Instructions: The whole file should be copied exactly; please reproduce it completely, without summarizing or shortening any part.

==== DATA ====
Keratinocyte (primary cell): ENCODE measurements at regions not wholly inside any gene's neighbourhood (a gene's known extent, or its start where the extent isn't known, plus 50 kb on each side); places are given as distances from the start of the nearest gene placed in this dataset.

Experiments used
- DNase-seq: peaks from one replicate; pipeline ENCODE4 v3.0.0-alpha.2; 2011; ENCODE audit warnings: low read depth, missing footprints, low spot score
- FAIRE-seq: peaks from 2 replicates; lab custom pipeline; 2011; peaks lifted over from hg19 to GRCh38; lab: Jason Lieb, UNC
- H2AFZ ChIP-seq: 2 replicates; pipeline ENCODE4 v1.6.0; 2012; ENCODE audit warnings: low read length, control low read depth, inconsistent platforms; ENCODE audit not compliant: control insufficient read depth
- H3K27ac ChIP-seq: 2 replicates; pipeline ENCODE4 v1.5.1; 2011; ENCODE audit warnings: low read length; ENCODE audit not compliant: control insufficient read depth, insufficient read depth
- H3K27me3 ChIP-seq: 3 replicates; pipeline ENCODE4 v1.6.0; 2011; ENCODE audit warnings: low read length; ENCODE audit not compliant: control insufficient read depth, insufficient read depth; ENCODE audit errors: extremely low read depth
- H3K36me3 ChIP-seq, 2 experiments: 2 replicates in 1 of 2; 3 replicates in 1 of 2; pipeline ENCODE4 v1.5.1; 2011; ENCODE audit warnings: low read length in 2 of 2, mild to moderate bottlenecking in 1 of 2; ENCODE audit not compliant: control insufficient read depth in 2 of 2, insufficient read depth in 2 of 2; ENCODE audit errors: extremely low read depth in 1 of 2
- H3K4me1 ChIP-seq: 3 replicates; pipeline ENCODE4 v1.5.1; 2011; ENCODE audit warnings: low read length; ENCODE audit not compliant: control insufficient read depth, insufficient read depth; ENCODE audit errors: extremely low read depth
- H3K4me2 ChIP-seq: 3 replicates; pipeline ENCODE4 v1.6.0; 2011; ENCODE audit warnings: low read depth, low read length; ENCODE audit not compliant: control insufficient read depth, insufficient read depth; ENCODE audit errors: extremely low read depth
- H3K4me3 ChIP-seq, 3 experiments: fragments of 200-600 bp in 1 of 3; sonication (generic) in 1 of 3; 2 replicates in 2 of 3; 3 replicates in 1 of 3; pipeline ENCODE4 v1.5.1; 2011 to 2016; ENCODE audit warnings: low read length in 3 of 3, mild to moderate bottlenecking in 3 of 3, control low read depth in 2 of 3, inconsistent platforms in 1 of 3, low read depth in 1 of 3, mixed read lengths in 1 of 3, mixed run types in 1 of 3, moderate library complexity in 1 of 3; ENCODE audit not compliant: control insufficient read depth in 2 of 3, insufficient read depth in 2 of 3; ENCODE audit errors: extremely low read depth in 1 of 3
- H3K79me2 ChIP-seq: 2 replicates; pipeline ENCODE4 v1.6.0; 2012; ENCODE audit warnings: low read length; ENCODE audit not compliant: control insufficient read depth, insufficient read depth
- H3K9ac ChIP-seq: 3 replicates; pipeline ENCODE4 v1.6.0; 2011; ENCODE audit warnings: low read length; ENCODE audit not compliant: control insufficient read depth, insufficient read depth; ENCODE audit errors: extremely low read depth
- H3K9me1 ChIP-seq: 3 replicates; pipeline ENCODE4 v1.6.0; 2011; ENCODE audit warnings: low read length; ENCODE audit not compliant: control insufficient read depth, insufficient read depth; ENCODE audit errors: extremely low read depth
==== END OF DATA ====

Keratinocyte (primary cell): ENCODE measurements at regions not wholly inside any gene's neighbourhood (a gene's known extent, or its start where the extent isn't known, plus 50 kb on each side); places are given as distances from the start of the nearest gene placed in this dataset.

Experiments used
- DNase-seq: peaks from one replicate; pipeline ENCODE4 v3.0.0-alpha.2; 2011; ENCODE audit warnings: low read depth, missing footprints, low spot score
- FAIRE-seq: peaks from 2 replicates; lab custom pipeline; 2011; peaks lifted over from hg19 to GRCh38; lab: Jason Lieb, UNC
- H2AFZ ChIP-seq: 2 replicates; pipeline ENCODE4 v1.6.0; 2012; ENCODE audit warnings: low read length, control low read depth, inconsistent platforms; ENCODE audit not compliant: control insufficient read depth
- H3K27ac ChIP-seq: 2 replicates; pipeline ENCODE4 v1.5.1; 2011; ENCODE audit warnings: low read length; ENCODE audit not compliant: control insufficient read depth, insufficient read depth
- H3K27me3 ChIP-seq: 3 replicates; pipeline ENCODE4 v1.6.0; 2011; ENCODE audit warnings: low read length; ENCODE audit not compliant: control insufficient read depth, insufficient read depth; ENCODE audit errors: extremely low read depth
- H3K36me3 ChIP-seq, 2 experiments: 2 replicates in 1 of 2; 3 replicates in 1 of 2; pipeline ENCODE4 v1.5.1; 2011; ENCODE audit warnings: low read length in 2 of 2, mild to moderate bottlenecking in 1 of 2; ENCODE audit not compliant: control insufficient read depth in 2 of 2, insufficient read depth in 2 of 2; ENCODE audit errors: extremely low read depth in 1 of 2
- H3K4me1 ChIP-seq: 3 replicates; pipeline ENCODE4 v1.5.1; 2011; ENCODE audit warnings: low read length; ENCODE audit not compliant: control insufficient read depth, insufficient read depth; ENCODE audit errors: extremely low read depth
- H3K4me2 ChIP-seq: 3 replicates; pipeline ENCODE4 v1.6.0; 2011; ENCODE audit warnings: low read depth, low read length; ENCODE audit not compliant: control insufficient read depth, insufficient read depth; ENCODE audit errors: extremely low read depth
- H3K4me3 ChIP-seq, 3 experiments: fragments of 200-600 bp in 1 of 3; sonication (generic) in 1 of 3; 2 replicates in 2 of 3; 3 replicates in 1 of 3; pipeline ENCODE4 v1.5.1; 2011 to 2016; ENCODE audit warnings: low read length in 3 of 3, mild to moderate bottlenecking in 3 of 3, control low read depth in 2 of 3, inconsistent platforms in 1 of 3, low read depth in 1 of 3, mixed read lengths in 1 of 3, mixed run types in 1 of 3, moderate library complexity in 1 of 3; ENCODE audit not compliant: control insufficient read depth in 2 of 3, insufficient read depth in 2 of 3; ENCODE audit errors: extremely low read depth in 1 of 3
- H3K79me2 ChIP-seq: 2 replicates; pipeline ENCODE4 v1.6.0; 2012; ENCODE audit warnings: low read length; ENCODE audit not compliant: control insufficient read depth, insufficient read depth
- H3K9ac ChIP-seq: 3 replicates; pipeline ENCODE4 v1.6.0; 2011; ENCODE audit warnings: low read length; ENCODE audit not compliant: control insufficient read depth, insufficient read depth; ENCODE audit errors: extremely low read depth
- H3K9me1 ChIP-seq: 3 replicates; pipeline ENCODE4 v1.6.0; 2011; ENCODE audit warnings: low read length; ENCODE audit not compliant: control insufficient read depth, insufficient read depth; ENCODE audit errors: extremely low read depth